To begin her redemption, she begins a picaresque journey with two unlikely characters, Lloyd, pursuing a lost wife who is never found, and Shane, wheelchair-bound but hardly wheelchair-ridden, and given to apparent exaggeration of his personal exploits, which included bedding Katharine Hepburn in unusual circumstances and dating Priscilla Beaulieu before Elvis, to whom he introduced her. Both are recovering alcoholics who never miss a meeting, but the mission of their trip, besides finding Lloyd's wife and saving Shane's sister, is to sell Coors beer east of Arkansas for a large profit. Maurey can provide money and a horse trailer to drag behind the hearse named Moby Dick, and on they go, headed to Shane's grandmother in North Carolina, which is also where Sam now lives with Shannon.

So much just seems to happen along the way, as they pick up, in turn, Shane's sister Marcella and her two children, with her estranged husband hanging behind like Inspector Fix, a young hippie girl named Critter who is returning to her lover named Freedom, perhaps the most oxymoronic nickname in all literature, and Freedom's son Owley, who has never trusted anyone in his life until he meets Maurey.

But all the while Lloyd and Shane are leaving Maurey to her own devices, as she gives names like Jesus and Elvis to her bottles of liquor, while subtlely and persistently letting her know what they think she needs to do to fix her life. When disaster happens in the shape of a man who first saves them from corrupt police in Tennessee and then turns on Maurey savagely, Shane, wheelchair and all, is the one to save her hide, and then, in a beautifully written segment at his Grandma's farm, her soul.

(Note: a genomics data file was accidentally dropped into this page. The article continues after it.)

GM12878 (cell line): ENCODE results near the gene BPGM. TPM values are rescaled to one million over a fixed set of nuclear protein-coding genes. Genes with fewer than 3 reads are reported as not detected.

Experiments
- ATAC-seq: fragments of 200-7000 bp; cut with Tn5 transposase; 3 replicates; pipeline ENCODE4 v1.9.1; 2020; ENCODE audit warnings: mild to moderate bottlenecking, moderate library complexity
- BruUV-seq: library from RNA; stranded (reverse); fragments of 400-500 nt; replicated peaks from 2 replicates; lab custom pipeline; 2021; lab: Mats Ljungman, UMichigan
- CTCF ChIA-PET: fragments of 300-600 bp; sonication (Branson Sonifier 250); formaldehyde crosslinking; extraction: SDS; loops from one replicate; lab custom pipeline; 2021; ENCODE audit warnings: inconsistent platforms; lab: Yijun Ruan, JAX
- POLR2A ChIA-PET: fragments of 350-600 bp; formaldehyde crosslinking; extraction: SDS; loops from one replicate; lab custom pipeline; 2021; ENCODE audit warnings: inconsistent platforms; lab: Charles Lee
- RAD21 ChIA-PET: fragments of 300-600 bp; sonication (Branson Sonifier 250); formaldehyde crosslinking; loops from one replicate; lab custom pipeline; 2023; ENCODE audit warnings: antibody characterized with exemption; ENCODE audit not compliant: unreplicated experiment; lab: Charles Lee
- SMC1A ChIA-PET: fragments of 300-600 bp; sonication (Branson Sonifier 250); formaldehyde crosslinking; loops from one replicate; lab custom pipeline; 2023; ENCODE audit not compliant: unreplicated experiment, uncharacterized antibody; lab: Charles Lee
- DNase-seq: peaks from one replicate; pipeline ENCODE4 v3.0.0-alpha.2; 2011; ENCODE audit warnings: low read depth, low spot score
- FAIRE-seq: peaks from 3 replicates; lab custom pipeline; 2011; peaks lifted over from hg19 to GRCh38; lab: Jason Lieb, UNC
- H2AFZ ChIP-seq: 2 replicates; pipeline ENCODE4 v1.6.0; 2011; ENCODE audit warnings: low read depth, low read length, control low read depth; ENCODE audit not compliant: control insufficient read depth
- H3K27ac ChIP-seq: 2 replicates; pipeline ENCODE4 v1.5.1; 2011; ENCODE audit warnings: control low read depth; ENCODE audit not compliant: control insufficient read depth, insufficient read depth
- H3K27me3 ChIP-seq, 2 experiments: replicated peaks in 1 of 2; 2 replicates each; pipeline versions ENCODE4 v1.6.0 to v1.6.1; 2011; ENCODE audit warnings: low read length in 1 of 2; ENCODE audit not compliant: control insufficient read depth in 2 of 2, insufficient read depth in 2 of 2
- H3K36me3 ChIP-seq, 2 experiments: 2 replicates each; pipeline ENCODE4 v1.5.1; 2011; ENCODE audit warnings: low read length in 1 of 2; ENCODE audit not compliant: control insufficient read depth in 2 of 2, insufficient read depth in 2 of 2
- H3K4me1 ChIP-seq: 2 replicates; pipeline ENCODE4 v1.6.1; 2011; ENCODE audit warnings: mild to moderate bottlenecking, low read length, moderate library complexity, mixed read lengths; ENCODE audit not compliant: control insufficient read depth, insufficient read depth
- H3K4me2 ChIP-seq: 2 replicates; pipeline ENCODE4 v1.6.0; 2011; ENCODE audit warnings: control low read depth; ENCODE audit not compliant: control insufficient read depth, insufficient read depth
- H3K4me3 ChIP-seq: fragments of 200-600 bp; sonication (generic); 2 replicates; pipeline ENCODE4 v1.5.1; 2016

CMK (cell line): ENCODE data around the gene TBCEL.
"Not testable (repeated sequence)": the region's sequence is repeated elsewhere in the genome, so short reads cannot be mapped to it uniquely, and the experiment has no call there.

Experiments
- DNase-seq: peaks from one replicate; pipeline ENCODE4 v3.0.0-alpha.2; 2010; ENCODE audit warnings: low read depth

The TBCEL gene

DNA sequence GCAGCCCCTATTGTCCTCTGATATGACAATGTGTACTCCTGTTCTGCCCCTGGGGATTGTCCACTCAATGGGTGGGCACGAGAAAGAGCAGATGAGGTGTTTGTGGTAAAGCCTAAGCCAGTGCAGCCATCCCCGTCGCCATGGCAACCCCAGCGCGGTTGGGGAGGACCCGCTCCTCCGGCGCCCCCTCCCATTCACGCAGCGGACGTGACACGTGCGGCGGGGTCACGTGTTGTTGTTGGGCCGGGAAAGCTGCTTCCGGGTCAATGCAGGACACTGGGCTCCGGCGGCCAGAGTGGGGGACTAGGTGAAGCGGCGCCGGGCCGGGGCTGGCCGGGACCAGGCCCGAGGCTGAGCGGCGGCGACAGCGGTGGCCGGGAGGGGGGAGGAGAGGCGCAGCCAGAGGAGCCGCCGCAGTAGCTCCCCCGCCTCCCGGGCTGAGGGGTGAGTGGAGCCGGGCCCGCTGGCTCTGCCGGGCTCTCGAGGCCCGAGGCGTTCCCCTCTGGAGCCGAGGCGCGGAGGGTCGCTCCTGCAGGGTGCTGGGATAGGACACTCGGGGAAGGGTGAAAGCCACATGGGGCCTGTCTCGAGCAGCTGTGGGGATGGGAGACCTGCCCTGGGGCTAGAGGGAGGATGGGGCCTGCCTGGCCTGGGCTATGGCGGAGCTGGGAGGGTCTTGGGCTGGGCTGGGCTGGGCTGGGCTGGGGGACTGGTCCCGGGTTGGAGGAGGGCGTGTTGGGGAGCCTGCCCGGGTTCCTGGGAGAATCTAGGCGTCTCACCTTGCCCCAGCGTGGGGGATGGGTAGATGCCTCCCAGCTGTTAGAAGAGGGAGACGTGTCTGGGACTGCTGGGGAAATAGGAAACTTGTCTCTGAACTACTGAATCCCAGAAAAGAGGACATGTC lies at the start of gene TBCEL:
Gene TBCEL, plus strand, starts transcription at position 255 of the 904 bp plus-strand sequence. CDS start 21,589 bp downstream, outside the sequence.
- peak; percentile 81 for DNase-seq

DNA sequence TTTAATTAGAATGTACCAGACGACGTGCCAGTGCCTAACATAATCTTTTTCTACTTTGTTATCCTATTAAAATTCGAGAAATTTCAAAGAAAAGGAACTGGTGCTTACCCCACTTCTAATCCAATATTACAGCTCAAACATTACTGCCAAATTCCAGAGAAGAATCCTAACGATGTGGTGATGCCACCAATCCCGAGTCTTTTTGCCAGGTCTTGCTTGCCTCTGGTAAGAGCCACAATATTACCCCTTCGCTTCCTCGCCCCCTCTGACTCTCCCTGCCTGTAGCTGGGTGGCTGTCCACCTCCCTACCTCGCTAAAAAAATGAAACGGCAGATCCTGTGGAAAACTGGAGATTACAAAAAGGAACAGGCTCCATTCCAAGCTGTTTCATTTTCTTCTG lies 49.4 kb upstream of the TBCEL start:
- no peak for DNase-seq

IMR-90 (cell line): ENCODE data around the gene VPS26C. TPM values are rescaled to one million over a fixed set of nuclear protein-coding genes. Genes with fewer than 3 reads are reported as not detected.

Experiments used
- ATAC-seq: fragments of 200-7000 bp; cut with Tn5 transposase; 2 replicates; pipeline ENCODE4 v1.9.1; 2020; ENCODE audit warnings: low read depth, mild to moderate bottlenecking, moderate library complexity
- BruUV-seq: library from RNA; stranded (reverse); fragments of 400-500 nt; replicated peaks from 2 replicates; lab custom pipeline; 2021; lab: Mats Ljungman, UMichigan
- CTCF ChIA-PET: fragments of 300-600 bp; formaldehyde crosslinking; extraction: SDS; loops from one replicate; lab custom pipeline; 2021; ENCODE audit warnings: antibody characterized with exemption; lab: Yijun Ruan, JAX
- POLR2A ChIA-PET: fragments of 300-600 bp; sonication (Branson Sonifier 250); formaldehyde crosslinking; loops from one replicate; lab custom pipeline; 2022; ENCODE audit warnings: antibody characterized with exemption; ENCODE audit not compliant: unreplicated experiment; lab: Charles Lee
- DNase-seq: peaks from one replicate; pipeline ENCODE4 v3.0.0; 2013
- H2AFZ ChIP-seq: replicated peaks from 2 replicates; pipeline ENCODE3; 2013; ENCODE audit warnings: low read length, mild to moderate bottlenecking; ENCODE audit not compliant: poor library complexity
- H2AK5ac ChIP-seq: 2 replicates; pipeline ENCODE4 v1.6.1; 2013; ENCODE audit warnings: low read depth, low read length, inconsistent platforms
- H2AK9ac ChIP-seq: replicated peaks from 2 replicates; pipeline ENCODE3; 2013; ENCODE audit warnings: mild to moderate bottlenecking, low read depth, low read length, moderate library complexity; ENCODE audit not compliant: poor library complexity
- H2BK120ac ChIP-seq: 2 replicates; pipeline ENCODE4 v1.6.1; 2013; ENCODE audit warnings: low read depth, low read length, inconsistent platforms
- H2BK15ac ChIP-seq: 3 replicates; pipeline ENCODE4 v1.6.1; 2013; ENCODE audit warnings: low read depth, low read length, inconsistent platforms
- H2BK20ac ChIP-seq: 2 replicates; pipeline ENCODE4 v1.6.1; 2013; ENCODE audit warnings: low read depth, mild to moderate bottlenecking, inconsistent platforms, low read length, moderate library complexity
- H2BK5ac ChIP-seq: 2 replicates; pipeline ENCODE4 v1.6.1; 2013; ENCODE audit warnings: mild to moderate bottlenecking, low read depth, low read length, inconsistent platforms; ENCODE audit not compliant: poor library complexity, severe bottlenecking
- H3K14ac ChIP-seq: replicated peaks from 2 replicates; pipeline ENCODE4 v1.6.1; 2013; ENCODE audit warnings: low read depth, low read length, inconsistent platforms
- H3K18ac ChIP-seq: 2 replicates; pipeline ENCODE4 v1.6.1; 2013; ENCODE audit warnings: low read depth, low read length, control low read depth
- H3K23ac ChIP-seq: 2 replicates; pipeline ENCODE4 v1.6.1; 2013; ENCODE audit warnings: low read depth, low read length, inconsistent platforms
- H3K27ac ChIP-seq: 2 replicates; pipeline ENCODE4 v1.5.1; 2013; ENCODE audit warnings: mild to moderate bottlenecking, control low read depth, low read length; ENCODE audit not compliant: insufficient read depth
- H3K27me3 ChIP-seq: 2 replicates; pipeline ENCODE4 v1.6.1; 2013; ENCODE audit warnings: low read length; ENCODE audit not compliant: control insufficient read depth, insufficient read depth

This is not a Christian book, a religious book or a tract in favor of Alcoholics Anonymous. Quite the contrary. But it is very much a book about how an individual might need a whole lot of friends to support her getting her act together. Sandlin does this in the context of his usual humor and sharply written characters.
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2 of 2 people found the following review helpful
Its a real testament to Tim Sandlin that he can return to the territory of the wonderful Skipped Parts and write a sequal that lives up to its predecessor. Its even more remarkable that he can pick up the story 10 years later and from the point of view of Maurey Pierce, Sam Callahan's junior high love interest from Skipped Parts and still make it ring true.

This is a different type of book than Skipped Parts. Its considerably darker, due in no small part to Maurey's struggle with severe alcoholism. The characters in this installment, although no less colorful or multidimensional than those in the first book are leading more painful and more desperate lives. Although it has its funny moments, Sorrow Floats is not a comedy.